“Invisible work” is a term coined by Arlene Kaplan Daniels to describe the undervalued labor that women often do within nuclear households. In educational spaces, this concept has been adapted to describe faculty involved in the “invisible labor” of Diversity, Equity, and Inclusion (DEI). It sheds light on the often-unrecognized contributions of faculty members, particularly those who are women or faculty of color, in supporting historically underrepresented students.

The workload disparities faced by faculty of color, especially in responding to the needs of students from similar backgrounds, showcase the additional responsibilities that come with their roles. ”When there are faculty of color in a department, the faculty members often receive an increased number of requests for guidance and support from students of color than their white counterparts,” explains CSS’ managing director Jessica Cruz. She continues, “As a result, faculty of color can have an increased workload...work that is important to retaining and ensuring the success of historically underrepresented students, especially at predominantly white institutions.” 

These contributions might fall outside the conventional categories of scholarship, teaching, and service that dictate professional advancement in academia. If their efforts to promote DEI are not considered “service”, they are not paid, promoted, or given credit. When such essential contributions are uncompensated, it can be considered “invisible labor”.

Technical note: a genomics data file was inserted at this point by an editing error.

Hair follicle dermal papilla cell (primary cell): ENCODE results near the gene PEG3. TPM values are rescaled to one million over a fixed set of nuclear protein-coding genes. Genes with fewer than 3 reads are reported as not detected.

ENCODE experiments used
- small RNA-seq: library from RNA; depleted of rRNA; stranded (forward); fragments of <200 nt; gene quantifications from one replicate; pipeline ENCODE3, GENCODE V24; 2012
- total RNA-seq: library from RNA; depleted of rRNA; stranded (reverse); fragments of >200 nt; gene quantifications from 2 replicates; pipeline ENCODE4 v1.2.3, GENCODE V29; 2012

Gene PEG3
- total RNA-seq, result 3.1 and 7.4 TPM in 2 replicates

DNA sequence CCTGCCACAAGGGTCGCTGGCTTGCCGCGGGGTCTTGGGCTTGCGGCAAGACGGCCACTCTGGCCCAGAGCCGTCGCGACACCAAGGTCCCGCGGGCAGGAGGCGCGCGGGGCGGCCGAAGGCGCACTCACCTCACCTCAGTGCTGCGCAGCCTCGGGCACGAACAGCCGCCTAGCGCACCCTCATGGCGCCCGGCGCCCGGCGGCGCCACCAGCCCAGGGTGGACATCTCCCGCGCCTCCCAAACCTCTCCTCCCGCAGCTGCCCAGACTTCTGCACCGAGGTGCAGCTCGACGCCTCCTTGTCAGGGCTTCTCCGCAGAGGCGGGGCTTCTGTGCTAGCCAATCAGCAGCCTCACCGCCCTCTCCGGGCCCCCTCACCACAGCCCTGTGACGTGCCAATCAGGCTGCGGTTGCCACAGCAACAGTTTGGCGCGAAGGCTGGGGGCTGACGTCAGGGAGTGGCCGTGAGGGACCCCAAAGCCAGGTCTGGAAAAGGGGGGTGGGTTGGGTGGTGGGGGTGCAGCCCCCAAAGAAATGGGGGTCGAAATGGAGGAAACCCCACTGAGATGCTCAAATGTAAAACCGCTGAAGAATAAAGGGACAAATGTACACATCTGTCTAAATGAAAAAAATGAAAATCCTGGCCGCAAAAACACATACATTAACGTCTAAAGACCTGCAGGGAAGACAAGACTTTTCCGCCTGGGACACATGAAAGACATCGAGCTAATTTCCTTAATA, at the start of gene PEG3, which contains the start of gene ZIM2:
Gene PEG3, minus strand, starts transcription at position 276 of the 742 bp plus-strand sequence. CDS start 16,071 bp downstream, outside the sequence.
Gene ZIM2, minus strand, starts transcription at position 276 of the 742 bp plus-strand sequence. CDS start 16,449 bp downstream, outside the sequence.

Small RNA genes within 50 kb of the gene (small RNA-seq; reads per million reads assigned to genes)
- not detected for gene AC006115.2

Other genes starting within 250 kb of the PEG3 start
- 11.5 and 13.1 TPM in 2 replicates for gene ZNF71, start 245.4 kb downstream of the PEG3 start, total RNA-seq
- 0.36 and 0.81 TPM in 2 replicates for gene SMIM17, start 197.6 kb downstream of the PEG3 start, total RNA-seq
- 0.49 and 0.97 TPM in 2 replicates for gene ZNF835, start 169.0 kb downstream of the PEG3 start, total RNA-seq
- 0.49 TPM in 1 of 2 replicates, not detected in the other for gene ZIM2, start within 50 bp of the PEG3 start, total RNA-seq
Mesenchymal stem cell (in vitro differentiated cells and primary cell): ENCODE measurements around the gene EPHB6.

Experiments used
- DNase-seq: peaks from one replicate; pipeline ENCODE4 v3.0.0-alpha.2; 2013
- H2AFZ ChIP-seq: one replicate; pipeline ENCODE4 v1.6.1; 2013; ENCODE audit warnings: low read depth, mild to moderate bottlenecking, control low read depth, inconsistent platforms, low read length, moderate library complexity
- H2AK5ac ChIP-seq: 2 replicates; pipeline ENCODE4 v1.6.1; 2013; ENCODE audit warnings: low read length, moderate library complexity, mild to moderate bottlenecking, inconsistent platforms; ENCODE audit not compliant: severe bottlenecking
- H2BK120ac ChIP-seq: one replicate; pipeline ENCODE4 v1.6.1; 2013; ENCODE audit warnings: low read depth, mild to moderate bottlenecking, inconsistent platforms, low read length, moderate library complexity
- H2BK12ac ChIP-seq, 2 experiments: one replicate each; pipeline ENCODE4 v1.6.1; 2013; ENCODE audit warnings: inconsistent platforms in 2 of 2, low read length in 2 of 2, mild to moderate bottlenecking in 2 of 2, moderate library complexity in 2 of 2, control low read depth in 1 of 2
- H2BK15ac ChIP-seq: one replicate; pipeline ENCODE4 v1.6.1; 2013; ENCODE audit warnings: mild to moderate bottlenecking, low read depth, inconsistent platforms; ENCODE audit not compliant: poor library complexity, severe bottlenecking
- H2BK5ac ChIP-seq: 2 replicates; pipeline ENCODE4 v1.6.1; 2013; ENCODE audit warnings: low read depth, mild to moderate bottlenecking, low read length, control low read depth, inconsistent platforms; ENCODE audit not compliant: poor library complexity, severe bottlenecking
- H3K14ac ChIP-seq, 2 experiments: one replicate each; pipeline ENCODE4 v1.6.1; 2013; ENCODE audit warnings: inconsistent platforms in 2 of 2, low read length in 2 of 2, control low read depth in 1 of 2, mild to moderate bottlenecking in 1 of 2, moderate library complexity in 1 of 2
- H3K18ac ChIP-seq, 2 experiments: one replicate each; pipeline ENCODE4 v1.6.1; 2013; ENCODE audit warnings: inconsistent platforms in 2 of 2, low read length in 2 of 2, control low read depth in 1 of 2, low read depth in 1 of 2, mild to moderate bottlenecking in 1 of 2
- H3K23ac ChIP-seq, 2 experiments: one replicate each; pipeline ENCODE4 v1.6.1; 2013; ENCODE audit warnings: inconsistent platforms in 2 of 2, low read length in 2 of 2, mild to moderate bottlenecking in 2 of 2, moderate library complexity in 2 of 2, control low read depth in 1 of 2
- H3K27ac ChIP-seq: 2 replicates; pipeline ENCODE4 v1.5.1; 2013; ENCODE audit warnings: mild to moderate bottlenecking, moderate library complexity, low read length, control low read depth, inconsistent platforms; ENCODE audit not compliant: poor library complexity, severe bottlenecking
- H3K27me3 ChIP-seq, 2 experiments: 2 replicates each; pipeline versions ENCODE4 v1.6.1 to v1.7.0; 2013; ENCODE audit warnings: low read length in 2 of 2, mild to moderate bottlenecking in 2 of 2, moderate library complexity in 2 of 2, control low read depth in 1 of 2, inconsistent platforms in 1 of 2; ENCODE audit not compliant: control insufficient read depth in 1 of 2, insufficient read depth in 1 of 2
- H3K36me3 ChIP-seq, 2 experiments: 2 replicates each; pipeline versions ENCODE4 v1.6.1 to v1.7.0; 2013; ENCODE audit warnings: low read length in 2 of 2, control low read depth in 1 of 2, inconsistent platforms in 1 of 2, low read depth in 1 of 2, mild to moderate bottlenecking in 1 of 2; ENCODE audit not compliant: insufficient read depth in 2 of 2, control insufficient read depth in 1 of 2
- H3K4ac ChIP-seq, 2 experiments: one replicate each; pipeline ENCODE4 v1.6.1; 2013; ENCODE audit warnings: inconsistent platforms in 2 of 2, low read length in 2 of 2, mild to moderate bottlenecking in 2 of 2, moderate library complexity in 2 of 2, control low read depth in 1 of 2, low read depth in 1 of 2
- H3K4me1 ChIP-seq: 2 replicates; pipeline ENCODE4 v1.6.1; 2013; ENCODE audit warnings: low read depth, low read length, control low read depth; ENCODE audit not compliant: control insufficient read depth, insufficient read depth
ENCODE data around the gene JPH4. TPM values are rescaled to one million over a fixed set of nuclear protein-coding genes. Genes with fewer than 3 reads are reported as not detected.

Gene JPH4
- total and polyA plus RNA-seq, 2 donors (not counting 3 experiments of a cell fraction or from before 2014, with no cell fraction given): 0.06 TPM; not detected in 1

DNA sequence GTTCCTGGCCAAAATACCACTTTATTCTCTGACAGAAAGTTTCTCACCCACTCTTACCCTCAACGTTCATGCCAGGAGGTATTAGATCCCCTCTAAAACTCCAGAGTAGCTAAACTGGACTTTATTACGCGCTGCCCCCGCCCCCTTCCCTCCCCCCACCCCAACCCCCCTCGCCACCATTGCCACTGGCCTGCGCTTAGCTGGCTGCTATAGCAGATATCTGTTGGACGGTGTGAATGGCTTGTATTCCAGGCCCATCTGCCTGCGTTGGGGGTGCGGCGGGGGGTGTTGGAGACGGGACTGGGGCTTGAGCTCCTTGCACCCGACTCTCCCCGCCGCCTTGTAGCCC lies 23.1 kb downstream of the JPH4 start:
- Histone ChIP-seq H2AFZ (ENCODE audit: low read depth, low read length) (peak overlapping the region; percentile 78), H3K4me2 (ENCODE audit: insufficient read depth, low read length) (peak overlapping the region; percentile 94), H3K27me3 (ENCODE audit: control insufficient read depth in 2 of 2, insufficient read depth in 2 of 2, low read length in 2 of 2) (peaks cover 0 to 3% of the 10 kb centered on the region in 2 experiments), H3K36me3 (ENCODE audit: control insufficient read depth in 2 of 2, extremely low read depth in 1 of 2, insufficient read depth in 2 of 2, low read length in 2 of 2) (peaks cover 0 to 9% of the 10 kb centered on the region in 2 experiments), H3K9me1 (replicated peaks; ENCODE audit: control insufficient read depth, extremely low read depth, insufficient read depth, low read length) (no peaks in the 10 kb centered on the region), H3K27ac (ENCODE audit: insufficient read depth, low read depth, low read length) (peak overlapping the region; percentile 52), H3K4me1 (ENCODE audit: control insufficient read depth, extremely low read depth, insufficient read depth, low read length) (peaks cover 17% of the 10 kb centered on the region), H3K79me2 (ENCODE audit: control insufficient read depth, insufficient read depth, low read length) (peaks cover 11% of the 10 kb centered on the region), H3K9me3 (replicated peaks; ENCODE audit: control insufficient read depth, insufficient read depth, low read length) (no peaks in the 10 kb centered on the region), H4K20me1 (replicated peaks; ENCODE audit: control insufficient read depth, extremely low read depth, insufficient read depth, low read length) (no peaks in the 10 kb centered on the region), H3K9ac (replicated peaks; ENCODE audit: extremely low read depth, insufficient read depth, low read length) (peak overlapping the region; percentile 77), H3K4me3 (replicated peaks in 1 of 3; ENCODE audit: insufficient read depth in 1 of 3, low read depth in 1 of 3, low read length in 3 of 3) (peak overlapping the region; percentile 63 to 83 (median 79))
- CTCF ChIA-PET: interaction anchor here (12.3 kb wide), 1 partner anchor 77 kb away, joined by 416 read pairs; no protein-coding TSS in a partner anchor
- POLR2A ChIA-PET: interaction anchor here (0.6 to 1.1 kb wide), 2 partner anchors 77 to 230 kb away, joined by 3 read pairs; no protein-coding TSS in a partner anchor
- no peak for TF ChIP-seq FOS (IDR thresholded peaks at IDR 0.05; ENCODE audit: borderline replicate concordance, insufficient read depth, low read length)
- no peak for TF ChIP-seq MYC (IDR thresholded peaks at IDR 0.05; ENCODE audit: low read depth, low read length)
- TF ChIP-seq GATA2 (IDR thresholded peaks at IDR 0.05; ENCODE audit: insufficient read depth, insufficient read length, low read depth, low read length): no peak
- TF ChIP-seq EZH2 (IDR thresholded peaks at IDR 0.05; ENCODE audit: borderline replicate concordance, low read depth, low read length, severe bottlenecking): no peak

Christine Hong, PhD, talks about the process of implementing the Critical Race and Ethnic Studies program at UCSC. The program began as an independent study, led by a few faculty members. Hong says, “The work of forging a new program of study and what is now a Department of Critical Race and Ethnic Studies represents thousands upon thousands of hours of invisible labor.” Hong illuminates the inherent tradeoffs that occur when establishing DEI related programs. The indispensable need for these spaces compel faculty members to continue their incredible involvement.

This does not mean, however, that there is no means to lessen the taxation. Joyya Smith, the VP of Diversity, Access, and Inclusion, at Suffolk University, emphasizes the need for faculty to be transparent about their workload. “There has to be an honest conversation about the magnitude and even the impact that invisible labor has on the person who is doing the work,” Smith says. Instituting measures that acknowledge and compensate this work could significantly alleviate the burden on those currently shouldering these responsibilities.